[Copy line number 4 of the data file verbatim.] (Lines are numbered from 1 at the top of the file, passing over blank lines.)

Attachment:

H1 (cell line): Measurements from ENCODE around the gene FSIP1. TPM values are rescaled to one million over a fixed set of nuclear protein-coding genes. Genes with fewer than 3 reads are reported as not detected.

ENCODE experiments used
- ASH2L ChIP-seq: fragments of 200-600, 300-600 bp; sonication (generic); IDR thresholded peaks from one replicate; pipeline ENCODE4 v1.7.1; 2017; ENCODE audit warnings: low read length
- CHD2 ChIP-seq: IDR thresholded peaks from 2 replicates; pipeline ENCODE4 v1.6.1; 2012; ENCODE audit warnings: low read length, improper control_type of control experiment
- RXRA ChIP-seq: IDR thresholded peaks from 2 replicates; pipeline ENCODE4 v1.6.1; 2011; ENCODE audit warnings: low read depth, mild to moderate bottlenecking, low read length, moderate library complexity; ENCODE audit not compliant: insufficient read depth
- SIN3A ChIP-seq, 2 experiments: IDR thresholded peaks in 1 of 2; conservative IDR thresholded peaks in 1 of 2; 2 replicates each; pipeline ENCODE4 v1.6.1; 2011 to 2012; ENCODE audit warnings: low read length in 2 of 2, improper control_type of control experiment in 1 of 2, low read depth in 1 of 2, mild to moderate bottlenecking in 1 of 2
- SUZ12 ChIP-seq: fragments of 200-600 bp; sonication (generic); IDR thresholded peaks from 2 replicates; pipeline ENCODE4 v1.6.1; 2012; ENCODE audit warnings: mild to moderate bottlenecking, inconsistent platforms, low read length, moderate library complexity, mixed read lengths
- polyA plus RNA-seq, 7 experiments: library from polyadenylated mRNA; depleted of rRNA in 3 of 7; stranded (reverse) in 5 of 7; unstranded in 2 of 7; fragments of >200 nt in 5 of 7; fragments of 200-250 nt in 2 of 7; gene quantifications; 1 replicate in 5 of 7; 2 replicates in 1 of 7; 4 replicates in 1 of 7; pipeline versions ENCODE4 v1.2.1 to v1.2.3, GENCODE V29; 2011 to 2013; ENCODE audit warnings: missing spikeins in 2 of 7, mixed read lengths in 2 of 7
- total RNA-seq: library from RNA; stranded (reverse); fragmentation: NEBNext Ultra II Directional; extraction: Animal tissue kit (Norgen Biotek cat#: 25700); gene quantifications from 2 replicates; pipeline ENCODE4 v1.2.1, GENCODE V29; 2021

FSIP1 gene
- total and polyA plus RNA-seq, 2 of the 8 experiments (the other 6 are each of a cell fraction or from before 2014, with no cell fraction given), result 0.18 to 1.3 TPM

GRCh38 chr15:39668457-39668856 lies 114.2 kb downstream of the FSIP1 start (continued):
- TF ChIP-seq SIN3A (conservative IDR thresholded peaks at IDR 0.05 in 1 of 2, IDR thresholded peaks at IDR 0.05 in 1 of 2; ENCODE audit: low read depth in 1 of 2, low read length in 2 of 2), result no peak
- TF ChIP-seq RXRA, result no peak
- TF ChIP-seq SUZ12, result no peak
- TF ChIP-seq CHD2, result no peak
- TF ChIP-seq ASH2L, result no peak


- CHD2 ChIP-seq: IDR thresholded peaks from 2 replicates; pipeline ENCODE4 v1.6.1; 2012; ENCODE audit warnings: low read length, improper control_type of control experiment